Gaseous molybdenum consists of the diatomic species Mo2. That molecule is a singlet, with two unpaired electrons in bonding orbitals, in addition to 5 conventional bonds. The result is a sextuple bond.
Main article: Isotopes of molybdenum
There are 35 known isotopes of molybdenum, ranging in atomic mass from 83 to 117, as well as four metastable nuclear isomers. Seven isotopes occur naturally, with atomic masses of 92, 94, 95, 96, 97, 98, and 100. Of these naturally occurring isotopes, only molybdenum-100 is unstable.
Molybdenum-98 is the most abundant isotope, comprising 24.14% of all molybdenum. Molybdenum-100 has a half-life of about 1019 y and undergoes double beta decay into ruthenium-100. All unstable isotopes of molybdenum decay into isotopes of niobium, technetium, and ruthenium. Of the synthetic radioisotopes, the most stable is 93Mo, with a half-life of 4,000 years.
The most common isotopic molybdenum application involves molybdenum-99, which is a fission product. It is a parent radioisotope to the short-lived gamma-emitting daughter radioisotope technetium-99m, a nuclear isomer used in various imaging applications in medicine. In 2008, the Delft University of Technology applied for a patent on the molybdenum-98-based production of molybdenum-99.
See also: Category:Molybdenum compounds
Molybdenum forms chemical compounds in oxidation states −IV and from −II to +VI. Higher oxidation states are more relevant to its terrestrial occurrence and its biological roles, mid-level oxidation states are often associated with metal clusters, and very low oxidation states are typically associated with organomolybdenum compounds. Mo and W chemistry shows strong similarities. The relative rarity of molybdenum(III), for example, contrasts with the pervasiveness of the chromium(III) compounds. The highest oxidation state is seen in molybdenum(VI) oxide (MoO3), whereas the normal sulfur compound is molybdenum disulfide MoS2.
From the perspective of commerce, the most important compounds are molybdenum disulfide (MoS
2) and molybdenum trioxide (MoO
3). The black disulfide is the main mineral. It is roasted in air to give the trioxide:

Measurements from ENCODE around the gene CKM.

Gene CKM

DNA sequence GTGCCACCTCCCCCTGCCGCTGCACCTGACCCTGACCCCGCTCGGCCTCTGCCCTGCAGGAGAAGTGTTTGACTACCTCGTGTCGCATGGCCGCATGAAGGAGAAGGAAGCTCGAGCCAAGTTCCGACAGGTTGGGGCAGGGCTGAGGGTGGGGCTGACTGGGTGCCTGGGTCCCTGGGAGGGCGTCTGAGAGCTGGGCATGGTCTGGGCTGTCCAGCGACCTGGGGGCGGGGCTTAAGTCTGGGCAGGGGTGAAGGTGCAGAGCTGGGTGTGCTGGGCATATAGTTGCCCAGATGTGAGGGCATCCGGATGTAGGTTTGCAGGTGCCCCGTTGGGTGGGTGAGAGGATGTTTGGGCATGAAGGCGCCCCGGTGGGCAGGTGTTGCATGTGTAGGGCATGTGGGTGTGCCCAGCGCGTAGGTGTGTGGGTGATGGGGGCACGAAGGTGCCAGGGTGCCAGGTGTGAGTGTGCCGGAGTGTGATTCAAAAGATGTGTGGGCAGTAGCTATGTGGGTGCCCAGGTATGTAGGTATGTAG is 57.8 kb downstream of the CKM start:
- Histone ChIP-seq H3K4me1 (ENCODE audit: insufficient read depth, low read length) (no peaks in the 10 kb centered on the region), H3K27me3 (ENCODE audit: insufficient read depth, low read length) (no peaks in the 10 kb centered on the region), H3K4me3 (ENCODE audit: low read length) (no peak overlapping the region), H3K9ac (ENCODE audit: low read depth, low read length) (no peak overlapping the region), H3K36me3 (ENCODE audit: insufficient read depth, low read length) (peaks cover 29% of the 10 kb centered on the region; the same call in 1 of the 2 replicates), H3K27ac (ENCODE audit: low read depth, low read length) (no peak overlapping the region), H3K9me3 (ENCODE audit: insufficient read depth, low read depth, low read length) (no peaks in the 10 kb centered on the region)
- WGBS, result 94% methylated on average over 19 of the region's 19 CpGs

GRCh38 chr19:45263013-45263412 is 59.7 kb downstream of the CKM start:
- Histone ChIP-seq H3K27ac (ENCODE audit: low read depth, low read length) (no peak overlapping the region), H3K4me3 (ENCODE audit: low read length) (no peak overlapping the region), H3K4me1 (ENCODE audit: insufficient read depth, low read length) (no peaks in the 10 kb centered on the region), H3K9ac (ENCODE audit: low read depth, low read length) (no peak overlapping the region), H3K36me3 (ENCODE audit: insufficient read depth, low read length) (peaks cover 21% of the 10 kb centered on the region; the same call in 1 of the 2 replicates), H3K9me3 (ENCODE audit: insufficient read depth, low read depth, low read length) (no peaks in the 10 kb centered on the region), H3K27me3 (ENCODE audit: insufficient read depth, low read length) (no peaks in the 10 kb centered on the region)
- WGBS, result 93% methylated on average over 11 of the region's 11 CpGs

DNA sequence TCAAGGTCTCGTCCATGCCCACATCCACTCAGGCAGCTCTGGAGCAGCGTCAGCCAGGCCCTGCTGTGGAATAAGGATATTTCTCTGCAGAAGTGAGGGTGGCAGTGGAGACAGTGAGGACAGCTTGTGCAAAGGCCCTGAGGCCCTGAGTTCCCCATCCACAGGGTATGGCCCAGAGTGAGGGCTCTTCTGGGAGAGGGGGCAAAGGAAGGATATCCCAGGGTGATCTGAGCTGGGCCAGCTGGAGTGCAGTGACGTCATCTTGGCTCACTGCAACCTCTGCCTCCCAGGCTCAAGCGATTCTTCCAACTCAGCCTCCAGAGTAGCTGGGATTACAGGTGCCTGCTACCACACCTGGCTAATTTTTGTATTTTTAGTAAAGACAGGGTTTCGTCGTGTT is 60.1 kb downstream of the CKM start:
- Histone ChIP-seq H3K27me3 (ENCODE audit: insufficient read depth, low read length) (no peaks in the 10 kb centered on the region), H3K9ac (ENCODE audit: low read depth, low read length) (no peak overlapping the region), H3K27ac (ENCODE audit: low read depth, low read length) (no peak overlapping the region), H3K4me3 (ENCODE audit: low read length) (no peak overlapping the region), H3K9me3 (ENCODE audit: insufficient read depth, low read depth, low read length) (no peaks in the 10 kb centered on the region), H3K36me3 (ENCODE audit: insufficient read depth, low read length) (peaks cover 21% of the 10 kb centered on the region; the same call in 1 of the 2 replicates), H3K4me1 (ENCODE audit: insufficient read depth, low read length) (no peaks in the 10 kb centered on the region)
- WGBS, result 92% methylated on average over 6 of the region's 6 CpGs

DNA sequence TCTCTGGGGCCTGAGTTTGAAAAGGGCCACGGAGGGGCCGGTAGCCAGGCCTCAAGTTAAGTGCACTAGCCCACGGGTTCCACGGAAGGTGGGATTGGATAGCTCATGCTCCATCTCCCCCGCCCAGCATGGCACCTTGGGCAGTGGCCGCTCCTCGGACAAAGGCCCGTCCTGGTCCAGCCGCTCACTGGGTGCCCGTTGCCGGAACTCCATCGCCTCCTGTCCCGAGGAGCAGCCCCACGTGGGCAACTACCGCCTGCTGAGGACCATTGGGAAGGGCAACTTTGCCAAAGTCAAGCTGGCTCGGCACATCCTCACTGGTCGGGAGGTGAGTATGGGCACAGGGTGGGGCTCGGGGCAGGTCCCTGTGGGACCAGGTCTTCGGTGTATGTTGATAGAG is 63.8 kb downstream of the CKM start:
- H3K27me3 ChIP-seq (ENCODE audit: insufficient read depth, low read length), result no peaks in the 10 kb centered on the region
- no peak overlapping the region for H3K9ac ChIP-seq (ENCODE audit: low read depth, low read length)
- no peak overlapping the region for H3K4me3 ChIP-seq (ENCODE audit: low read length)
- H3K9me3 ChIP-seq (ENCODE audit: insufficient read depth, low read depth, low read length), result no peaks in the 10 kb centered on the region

The trioxide, which is volatile at high temperatures, is the precursor to virtually all other Mo compounds as well as alloys. Molybdenum has several oxidation states, the most stable being +4 and +6 (bolded in the table at left).
Molybdenum(VI) oxide is soluble in strong alkaline water, forming molybdates (MoO42−). Molybdates are weaker oxidants than chromates. They tend to form structurally complex oxyanions by condensation at lower pH values, such as [Mo7O24]6− and [Mo8O26]4−. Polymolybdates can incorporate other ions, forming polyoxometalates. The dark-blue phosphorus-containing heteropolymolybdate P[Mo12O40]3− is used for the spectroscopic detection of phosphorus. The broad range of oxidation states of molybdenum is reflected in various molybdenum chlorides:
Like chromium and some other transition metals, molybdenum forms quadruple bonds, such as in Mo2(CH3COO)4 and [Mo2Cl8]4−. The Lewis acid properties of the butyrate and perfluorobutyrate dimers, Mo2(O2CR)4 and Rh2(O2CR) 4, have been reported.
The oxidation state 0 and lower are possible with carbon monoxide as ligand, such as in molybdenum hexacarbonyl, Mo(CO)6.
Molybdenite—the principal ore from which molybdenum is now extracted—was previously known as molybdena. Molybdena was confused with and often utilized as though it were graphite. Like graphite, molybdenite can be used to blacken a surface or as a solid lubricant. Even when molybdena was distinguishable from graphite, it was still confused with the common lead ore PbS (now called galena); the name comes from Ancient Greek Μόλυβδος molybdos, meaning lead. (The Greek word itself has been proposed as a loanword from Anatolian Luvian and Lydian languages).
Although (reportedly) molybdenum was deliberately alloyed with steel in one 14th-century Japanese sword (mfd. ca. 1330), that art was never employed widely and was later lost. In the West in 1754, Bengt Andersson Qvist examined a sample of molybdenite and determined that it did not contain lead and thus was not galena.